To get the “free lunch” of diversification in a portfolio, the assets need to be able to move independently from one another—so when one asset zigs, another asset zags. The mathematical measure of how “different” two investments are is called correlation.
Viewing the correlation matrix can help determine if an asset is helping to diversify a portfolio. If an added asset has a correlation of 0.9 to another asset, the two are going to “co-move” most of the time, so the additional asset provides very little diversification. This could inform a decision to remove the asset, or reduce the weight to the asset in order to give more diversifying assets more room.
Most investors prefer to maximize returns while also minimizing risk. Since return without risk is very rare to find, it is helpful to see how the two are related. The chart visualizes the relationship between risk and return to measure how “efficiently” risk is being used. The most efficient portfolio either provides the highest return for a fixed level of risk, or the lowest risk for a fixed level of return. These optimal combinations can be found along the convex upper-left-hand border, called the “frontier”. If your portfolio is close to this frontier, you are getting the most bang (return) for your buck (risk).
Observing a portfolio’s plot (in red) versus a sampling of other weight combinations (in gray) helps to visualize how risk-efficient a portfolio is relative to a range of other possibilities. The position of the portfolio plot can also inform how successfully a weighting algorithm is accomplishing its goal. For example, a weighting algorithm that minimizes variance should be able to plot very close to the farthest left point in the dot plot.
Since risk factors often explain the sources of returns for a portfolio, it is possible to use factor coefficients of a portfolio to disaggregate the source of a portfolio’s returns. This is only meaningful when the risk factors provide good explain-ability (have a high adjusted R2).
Being able to attribute a portfolio’s returns back to fundamental risk factors has many benefits. If a portfolio performed well, but the majority of the returns came from a single risk factor that you don’t feel confident will do well in the coming years, that can help attenuate expectations for future performance. If a portfolio underperformed a benchmark, but under-performance was driven by a factor you have high confidence in the future, that might bolster expectations of performance going forward. This is a useful way to determine if a portfolio is responding to the types of risks you are targeting.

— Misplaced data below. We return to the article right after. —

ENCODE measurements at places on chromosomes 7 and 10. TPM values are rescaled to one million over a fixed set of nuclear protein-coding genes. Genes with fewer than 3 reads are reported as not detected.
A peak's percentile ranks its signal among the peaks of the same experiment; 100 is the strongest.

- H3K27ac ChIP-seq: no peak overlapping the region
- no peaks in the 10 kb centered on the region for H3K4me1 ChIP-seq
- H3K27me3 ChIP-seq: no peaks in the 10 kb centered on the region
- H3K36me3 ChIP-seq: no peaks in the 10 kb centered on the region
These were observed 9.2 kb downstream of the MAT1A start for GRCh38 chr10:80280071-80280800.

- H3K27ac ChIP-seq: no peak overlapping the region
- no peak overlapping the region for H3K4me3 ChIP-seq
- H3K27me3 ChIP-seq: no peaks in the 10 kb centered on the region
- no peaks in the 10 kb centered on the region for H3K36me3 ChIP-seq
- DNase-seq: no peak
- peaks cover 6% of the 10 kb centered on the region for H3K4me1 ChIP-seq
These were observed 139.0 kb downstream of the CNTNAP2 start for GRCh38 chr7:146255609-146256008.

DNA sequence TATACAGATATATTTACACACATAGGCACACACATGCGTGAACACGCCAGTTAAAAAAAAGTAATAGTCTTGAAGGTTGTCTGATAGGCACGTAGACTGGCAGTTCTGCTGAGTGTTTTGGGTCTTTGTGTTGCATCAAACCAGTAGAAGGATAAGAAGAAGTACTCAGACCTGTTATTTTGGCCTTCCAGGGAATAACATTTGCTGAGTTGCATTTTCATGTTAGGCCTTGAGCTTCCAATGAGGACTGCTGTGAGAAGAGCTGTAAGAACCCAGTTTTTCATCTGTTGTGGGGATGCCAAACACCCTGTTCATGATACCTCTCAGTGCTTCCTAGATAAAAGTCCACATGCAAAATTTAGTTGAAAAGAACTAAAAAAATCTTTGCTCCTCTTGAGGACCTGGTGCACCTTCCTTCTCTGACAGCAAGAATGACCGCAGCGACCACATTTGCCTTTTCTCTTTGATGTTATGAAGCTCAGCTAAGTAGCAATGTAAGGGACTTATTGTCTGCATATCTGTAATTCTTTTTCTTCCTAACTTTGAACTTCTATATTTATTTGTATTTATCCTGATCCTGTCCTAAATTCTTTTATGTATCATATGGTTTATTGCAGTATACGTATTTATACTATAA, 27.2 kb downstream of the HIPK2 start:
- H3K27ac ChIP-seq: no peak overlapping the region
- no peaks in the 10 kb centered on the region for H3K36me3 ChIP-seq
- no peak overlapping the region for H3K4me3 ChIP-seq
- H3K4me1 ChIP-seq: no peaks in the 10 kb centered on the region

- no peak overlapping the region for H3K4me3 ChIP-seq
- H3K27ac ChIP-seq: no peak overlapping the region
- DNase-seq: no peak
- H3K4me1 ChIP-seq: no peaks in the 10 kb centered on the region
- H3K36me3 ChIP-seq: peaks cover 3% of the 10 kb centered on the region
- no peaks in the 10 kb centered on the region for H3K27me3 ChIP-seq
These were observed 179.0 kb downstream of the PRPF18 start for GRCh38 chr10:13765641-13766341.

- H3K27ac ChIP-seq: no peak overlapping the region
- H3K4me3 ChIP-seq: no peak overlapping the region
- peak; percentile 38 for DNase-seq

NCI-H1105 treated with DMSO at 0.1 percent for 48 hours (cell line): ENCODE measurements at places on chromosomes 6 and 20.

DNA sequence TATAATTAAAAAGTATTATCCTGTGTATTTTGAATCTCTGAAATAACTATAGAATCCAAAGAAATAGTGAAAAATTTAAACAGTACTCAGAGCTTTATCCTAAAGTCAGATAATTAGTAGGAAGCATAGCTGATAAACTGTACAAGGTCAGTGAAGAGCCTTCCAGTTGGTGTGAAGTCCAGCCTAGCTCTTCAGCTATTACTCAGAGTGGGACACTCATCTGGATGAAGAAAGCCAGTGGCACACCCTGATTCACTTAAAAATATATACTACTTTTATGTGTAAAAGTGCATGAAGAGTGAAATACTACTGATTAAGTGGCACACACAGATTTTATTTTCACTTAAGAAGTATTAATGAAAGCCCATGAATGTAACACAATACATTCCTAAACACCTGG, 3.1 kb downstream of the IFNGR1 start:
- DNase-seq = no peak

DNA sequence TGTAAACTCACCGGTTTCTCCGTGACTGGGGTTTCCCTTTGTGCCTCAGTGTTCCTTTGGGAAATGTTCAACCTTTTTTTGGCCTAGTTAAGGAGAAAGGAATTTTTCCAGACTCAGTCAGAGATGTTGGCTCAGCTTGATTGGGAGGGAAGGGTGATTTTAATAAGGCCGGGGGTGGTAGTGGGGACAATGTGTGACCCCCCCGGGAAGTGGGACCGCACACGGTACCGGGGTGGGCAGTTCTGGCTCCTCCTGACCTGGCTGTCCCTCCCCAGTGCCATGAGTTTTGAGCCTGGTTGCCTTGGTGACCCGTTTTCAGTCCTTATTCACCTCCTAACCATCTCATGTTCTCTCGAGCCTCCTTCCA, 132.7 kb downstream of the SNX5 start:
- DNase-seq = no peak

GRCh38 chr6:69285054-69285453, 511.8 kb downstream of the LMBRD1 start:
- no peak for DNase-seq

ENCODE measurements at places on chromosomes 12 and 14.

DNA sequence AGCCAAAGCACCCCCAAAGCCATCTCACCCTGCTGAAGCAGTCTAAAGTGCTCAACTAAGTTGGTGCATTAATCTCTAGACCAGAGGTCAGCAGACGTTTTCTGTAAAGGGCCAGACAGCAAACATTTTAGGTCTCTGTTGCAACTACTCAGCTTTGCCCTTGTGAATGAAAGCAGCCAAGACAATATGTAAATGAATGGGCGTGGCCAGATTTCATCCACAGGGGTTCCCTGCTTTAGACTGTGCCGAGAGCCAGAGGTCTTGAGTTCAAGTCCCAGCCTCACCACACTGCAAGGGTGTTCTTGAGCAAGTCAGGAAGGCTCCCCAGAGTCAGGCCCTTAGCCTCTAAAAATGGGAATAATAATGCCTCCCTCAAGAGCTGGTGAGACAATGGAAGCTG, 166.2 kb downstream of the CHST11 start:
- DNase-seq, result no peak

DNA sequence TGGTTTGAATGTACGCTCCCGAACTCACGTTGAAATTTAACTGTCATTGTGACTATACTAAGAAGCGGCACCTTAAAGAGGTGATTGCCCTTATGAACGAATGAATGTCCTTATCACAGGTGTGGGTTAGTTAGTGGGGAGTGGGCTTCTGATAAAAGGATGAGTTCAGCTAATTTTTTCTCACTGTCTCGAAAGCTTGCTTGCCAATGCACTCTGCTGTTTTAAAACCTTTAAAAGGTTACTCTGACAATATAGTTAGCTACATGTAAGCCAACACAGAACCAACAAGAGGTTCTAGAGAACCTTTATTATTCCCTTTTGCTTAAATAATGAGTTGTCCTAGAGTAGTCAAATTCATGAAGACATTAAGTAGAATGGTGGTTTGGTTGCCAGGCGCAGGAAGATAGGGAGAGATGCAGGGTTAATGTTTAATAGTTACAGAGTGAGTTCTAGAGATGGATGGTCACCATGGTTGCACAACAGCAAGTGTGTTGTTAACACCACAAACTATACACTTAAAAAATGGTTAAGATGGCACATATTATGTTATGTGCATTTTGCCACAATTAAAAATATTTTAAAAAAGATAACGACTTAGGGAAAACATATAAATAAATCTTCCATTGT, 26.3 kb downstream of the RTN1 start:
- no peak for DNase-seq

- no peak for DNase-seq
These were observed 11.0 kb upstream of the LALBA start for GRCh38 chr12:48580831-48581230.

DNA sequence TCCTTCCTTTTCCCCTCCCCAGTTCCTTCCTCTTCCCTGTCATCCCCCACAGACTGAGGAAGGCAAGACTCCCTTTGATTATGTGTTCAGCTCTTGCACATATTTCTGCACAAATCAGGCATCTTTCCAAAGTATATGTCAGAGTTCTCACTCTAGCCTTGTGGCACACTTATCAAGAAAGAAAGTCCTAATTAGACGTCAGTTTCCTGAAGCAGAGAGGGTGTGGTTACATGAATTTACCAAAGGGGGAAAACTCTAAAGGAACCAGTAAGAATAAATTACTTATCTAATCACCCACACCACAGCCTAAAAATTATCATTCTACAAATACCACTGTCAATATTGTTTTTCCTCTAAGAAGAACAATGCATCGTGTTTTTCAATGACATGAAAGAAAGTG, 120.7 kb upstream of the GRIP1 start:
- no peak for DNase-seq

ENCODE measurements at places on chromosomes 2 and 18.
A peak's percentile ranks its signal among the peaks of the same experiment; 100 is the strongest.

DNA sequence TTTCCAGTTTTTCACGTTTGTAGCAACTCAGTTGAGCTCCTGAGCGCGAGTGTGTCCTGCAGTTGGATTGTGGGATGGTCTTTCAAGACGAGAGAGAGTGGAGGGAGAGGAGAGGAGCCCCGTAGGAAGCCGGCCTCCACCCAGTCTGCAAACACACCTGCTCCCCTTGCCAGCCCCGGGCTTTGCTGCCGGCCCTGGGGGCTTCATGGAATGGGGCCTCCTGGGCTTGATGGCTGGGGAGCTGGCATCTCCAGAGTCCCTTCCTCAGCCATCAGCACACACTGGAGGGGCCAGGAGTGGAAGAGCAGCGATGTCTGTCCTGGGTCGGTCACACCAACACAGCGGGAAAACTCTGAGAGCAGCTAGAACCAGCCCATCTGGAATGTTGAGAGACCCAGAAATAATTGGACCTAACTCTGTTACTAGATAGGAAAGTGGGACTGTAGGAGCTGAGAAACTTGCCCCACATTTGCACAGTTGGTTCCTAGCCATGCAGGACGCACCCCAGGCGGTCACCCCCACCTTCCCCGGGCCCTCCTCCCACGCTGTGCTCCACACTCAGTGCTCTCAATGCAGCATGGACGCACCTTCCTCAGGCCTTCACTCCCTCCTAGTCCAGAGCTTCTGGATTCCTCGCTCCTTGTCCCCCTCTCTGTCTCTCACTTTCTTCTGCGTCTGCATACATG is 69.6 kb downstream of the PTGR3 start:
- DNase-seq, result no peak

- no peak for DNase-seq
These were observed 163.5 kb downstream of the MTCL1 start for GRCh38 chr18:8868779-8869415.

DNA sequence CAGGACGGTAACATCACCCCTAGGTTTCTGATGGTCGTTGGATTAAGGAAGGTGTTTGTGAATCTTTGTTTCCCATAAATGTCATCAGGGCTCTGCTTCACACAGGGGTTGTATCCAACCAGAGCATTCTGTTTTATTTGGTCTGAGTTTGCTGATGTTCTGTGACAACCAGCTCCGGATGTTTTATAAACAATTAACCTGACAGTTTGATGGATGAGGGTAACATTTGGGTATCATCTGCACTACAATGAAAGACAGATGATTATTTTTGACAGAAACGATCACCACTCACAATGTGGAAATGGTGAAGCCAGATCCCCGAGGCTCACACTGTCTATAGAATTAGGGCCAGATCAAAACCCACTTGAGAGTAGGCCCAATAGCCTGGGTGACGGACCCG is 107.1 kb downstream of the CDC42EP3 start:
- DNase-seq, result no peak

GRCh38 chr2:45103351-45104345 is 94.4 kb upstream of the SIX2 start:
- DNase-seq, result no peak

Returns rarely present themselves without taking on risk. Returns that come in exchange for taking on known risks are called risk premiums. A handful of risk premiums do a pretty good job of explaining a portfolio’s returns. We can “regress” a portfolio against these known risk factors to measure how exposed a portfolio is to each one.
Knowing what risk factors you are exposed to can help measure if a portfolio matches your risk tolerances or needs. If a portfolio has a high coefficient to a risk factor that is undesirable, it can prompt a change. Such information can also add conviction in a strategy if exposure to the risk factor is desired.
For portfolios with two or more assets, the amount invested in each asset can vary over time—either due to drift (changes in asset prices), or due to changing the desired allocation (set by the policy). To track the exposure of a portfolio over time, the weight—or percent—invested in each asset is displayed since the portfolio’s inception. Each color represents an asset in the portfolio
The value of the portfolio will change over time, but the weight is always reflected in percentages (so the total adds up to 100%).
Tracking historical weights of a portfolio can help ensure that an investment isn’t overly exposed to a single asset. It also helps visualize the impact of choices such as how often to rebalance, the frequency for updating policy weights, or the preferred weighting algorithm.
A portfolio will tend to have many periods where the returns are slightly above and below the average, and fewer periods where the returns are way above and below the average. If we visualize these periodic returns by plotting how frequently each occurs, we get a snapshot of how common each periodic return is.
Knowing the distribution of a portfolio can help mentally prepare for what the day-to-day reality of living with a portfolio is like. The more fat-tailed a portfolio is, the more “once-in-a-lifetime” experiences you’ll go through. Things that should only happen once every 100,000 years will occur once a decade. A portfolio with high negative skew will look amazing 90% of the time, but then have a devastating loss out of the blue that wipes out most of the gains from before. Negative skew tends to lure investors into a false state of confidence when gains are realized. But those gains aren’t really paid for until the inevitable wipe out hits the reset button. Both excess kurtosis and negative skew can be managed by seeking out diversifying assets. You may even find positively skewed assets to help balance the portfolio out.
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